As stated above, I believe that children need to be nurtured, valued, and cherished. I believe children need to be exposed to those activities which will serve them throughout their young years and into adulthood. Such as listening, speaking, ways of communicating, sharing, compassion, and those skills needed to be a literate human. Communicating their wants, needs, and feelings is vital, as well as being able to question without being judged.
If you could change one social factor impacting families and young children what would it be and why?
I believe poverty would be one social factor that I would like to help relieve. I believe poverty affects so much more than just the physical aspect of everyday life. Poverty breaks down communication which in turn creates distance in families and communities. Poverty can affect a family’s ability to nurture one another and affect motivation to stay the course. It can diminish one’s pride and force people to choose paths that might be unhealthy or seemingly easier.
The work has many rewards-what are some of the challenges and how do you deal with them?
Some of the challenges in education are curriculum expectations, behavioral issues, and parental involvement. I have been teaching in some capacity for 30+ years now and I have seen a lot of changes. Teachers are expected to teach differently now with more duties and to “perform” well on standardized tests. The day isn’t any longer but more and more demands are added to the day. It can be very frustrating to fit it all in. Another part of education that has always been there are behavioral issues. I have found that when children misbehave it is difficult to find support outside of the classroom from administration, as well as parents. Often it seems that the finger is pointed to outside influences (other kids, teacher, administration) rather than having the child take accountability. Behavior issues can take a big chunk out of your day – one that already has so many demands. Finally, parental involvement. This is a hard one because I understand the dilemma here, having 5 children of my own and having a career! Many homes have both parents with a career outside of the home. It has been somewhat difficult to connect with parents and involve them in the classroom. While there are so many benefits for a child to have parents who value their career, it is a fine balance between being involved in the daily or weekly school activities and working outside the home.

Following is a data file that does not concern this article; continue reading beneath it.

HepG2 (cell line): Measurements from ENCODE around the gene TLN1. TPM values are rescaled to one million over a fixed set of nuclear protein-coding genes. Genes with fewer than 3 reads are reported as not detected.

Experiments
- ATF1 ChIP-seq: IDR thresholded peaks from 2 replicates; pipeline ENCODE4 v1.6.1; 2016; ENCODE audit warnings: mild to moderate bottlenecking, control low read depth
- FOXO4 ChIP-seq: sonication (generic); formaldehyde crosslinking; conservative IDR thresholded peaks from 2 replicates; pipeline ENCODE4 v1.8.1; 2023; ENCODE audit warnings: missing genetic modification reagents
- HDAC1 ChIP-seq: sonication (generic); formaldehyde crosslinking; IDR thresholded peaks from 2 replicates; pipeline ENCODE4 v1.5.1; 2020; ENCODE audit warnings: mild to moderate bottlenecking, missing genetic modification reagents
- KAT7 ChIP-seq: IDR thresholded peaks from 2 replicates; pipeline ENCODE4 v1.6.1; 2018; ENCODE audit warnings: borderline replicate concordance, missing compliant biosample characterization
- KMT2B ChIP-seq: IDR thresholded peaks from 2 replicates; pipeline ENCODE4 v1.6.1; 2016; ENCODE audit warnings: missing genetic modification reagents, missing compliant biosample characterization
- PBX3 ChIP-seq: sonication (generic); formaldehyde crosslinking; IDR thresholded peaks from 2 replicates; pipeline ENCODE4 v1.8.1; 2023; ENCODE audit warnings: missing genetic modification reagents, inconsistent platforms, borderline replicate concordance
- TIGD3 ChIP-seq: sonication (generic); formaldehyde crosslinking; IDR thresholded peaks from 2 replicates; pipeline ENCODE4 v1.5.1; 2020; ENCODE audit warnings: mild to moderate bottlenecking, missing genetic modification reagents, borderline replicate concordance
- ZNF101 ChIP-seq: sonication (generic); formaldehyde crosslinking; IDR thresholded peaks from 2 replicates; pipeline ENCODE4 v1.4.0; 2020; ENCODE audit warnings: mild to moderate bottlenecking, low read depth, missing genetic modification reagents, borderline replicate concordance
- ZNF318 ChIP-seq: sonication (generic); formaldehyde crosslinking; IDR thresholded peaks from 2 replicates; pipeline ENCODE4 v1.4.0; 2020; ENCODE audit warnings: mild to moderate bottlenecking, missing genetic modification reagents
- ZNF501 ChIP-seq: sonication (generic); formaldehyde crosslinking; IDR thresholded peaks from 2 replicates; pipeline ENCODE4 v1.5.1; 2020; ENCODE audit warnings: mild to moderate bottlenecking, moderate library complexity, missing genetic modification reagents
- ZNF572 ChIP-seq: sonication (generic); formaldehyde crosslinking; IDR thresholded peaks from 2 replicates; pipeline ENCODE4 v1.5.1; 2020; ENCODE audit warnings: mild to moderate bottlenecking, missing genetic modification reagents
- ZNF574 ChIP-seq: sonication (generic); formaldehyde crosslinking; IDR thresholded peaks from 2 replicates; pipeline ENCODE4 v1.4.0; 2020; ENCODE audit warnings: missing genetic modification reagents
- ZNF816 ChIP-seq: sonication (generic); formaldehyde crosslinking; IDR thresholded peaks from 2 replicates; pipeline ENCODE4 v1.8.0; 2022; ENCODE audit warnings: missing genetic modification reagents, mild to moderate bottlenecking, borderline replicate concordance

What do you feel you personally get from working with families and children?
Compassion and joy. My capacity to have compassion for others has grown exponentially. As an experienced teacher (older!), I get it. I watch these families and kids doing what I did all those years and I get it! It’s hard, and it’s tiring, and some days you just want to throw in the towel but you finish another day and breathe a sigh of relief! I feel compassion for the families and children that are struggling and can’t communicate their fears and hardships. Most of the time, I feel joy from working with families and children. I feel so rewarded that I get the opportunity to support these kids and families. I personally get joy when the school year ends and I see how far a child has come. I don’t think I can list all that I get from teaching but I can say that most of it has been good, some discouraging and hard, but most good and my career has changed me for the better.